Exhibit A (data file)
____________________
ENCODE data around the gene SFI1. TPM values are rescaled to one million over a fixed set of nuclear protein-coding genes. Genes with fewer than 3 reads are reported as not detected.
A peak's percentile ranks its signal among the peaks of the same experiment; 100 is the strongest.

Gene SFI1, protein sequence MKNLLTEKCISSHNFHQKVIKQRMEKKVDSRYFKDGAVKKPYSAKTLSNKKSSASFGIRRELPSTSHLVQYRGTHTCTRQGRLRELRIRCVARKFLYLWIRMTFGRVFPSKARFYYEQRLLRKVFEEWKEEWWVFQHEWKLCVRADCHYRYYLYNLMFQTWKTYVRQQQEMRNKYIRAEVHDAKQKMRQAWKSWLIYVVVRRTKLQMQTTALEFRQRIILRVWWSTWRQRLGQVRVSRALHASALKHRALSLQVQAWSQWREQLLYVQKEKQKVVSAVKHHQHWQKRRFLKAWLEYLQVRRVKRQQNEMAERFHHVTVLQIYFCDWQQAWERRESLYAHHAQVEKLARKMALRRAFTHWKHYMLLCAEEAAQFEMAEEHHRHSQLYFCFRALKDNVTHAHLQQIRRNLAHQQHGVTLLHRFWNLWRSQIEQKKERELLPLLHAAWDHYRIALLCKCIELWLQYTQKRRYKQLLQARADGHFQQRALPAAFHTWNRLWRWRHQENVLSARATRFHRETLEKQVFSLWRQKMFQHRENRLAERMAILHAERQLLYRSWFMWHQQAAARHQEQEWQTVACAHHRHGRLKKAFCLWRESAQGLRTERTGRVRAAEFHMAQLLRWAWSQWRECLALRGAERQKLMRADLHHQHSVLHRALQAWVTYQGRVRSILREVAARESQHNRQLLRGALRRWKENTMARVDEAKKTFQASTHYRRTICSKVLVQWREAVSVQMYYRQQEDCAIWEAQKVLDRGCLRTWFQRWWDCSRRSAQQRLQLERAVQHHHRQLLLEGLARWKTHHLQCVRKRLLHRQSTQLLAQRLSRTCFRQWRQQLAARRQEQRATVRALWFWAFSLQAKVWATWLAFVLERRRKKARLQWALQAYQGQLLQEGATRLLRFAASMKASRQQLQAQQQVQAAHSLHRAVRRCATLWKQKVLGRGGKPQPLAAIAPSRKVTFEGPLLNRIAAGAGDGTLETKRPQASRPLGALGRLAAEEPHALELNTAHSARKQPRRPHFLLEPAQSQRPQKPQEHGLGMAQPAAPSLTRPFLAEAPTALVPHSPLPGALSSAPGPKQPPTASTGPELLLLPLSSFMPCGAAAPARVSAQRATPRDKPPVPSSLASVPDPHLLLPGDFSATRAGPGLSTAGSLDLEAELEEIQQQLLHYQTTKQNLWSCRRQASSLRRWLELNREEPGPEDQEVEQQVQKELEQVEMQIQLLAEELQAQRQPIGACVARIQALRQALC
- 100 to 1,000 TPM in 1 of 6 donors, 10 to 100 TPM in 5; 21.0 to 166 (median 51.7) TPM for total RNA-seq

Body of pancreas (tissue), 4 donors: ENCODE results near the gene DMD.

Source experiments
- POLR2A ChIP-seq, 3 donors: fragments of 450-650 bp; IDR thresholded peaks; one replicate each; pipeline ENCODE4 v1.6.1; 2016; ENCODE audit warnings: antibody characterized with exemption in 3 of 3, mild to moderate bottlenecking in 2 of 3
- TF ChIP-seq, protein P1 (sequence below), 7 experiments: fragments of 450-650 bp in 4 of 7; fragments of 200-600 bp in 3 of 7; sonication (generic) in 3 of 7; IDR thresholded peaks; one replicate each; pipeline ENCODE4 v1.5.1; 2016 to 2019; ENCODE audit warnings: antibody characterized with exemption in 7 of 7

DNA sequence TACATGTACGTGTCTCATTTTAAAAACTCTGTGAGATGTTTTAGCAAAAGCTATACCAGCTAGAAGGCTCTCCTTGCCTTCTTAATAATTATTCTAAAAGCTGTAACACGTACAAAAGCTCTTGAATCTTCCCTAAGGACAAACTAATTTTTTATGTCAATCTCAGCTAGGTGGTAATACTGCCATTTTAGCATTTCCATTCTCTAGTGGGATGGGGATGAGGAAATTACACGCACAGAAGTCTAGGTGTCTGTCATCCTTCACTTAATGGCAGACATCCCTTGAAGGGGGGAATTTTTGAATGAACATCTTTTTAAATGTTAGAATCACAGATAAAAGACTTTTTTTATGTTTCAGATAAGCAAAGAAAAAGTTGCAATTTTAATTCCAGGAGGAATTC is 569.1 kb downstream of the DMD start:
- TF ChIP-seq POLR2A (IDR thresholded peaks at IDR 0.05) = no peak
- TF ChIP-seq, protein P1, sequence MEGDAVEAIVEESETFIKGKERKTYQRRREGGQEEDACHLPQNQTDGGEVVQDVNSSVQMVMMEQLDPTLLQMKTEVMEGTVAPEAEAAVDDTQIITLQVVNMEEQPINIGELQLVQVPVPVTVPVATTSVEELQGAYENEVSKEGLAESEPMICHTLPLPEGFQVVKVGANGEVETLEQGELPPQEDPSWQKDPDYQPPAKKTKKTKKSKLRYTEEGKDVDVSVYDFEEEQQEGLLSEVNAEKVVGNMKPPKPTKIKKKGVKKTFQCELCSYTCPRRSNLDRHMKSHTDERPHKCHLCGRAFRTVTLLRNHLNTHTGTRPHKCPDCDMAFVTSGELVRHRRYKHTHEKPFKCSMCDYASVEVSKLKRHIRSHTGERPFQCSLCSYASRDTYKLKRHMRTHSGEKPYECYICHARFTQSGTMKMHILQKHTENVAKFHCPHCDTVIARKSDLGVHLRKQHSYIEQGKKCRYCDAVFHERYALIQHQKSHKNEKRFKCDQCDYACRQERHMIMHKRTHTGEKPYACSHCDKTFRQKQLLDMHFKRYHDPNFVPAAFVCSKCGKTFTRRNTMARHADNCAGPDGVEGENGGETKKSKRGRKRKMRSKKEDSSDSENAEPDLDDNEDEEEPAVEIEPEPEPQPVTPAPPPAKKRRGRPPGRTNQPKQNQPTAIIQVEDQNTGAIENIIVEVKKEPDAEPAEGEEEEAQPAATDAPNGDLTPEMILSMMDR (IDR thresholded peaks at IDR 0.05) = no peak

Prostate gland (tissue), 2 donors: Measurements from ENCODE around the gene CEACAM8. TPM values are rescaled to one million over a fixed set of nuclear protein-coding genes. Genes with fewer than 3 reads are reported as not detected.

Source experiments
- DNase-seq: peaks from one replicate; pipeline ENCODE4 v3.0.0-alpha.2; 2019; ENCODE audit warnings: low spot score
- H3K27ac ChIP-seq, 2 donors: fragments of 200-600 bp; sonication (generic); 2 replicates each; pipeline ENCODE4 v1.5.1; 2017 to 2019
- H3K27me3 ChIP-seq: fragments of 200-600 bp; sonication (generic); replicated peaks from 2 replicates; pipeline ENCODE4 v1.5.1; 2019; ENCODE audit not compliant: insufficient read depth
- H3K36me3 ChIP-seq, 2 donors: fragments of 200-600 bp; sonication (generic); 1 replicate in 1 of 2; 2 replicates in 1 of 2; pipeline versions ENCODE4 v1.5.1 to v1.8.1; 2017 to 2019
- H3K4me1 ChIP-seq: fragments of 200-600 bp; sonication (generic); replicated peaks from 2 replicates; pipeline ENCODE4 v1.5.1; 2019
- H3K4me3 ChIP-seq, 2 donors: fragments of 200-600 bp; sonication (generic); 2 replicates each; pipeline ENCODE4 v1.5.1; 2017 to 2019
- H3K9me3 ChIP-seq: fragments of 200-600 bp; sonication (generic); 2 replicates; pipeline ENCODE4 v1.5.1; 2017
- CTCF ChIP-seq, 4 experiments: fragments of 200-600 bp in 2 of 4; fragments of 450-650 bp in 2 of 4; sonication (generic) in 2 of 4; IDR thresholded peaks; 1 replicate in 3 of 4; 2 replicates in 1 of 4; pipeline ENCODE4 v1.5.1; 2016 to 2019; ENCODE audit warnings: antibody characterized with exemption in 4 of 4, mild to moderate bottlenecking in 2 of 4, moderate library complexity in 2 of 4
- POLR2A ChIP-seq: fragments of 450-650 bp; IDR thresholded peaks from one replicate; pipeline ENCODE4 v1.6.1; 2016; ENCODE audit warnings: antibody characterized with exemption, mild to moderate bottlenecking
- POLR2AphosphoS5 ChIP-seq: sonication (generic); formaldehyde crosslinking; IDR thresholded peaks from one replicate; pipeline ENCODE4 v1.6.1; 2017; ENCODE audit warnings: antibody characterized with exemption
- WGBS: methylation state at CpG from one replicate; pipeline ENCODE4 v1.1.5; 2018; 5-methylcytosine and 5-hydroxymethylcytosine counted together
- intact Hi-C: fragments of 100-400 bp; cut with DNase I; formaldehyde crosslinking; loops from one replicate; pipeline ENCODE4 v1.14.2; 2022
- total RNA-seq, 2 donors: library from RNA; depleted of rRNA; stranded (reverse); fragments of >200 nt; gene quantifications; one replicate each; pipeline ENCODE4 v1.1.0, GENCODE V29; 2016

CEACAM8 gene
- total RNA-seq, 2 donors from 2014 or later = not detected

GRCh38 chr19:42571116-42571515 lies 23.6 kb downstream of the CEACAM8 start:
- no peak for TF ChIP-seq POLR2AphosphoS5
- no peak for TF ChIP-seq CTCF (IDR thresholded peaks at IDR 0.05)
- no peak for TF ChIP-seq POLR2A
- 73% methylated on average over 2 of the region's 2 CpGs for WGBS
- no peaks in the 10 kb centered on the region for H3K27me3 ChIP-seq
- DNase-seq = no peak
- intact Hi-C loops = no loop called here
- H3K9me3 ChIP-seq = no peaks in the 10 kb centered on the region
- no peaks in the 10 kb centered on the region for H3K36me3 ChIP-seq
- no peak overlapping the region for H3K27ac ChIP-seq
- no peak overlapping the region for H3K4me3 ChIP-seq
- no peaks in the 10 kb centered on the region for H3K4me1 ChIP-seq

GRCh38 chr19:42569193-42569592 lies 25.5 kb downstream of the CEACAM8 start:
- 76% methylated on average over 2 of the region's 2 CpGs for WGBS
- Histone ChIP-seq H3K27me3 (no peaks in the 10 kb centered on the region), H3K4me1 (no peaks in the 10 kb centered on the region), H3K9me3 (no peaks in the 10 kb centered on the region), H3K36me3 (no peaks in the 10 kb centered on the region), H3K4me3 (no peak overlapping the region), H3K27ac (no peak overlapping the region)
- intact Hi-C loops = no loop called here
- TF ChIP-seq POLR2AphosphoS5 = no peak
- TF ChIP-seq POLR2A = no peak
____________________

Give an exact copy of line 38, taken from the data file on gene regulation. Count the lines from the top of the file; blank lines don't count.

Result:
- no peaks in the 10 kb centered on the region for H3K36me3 ChIP-seq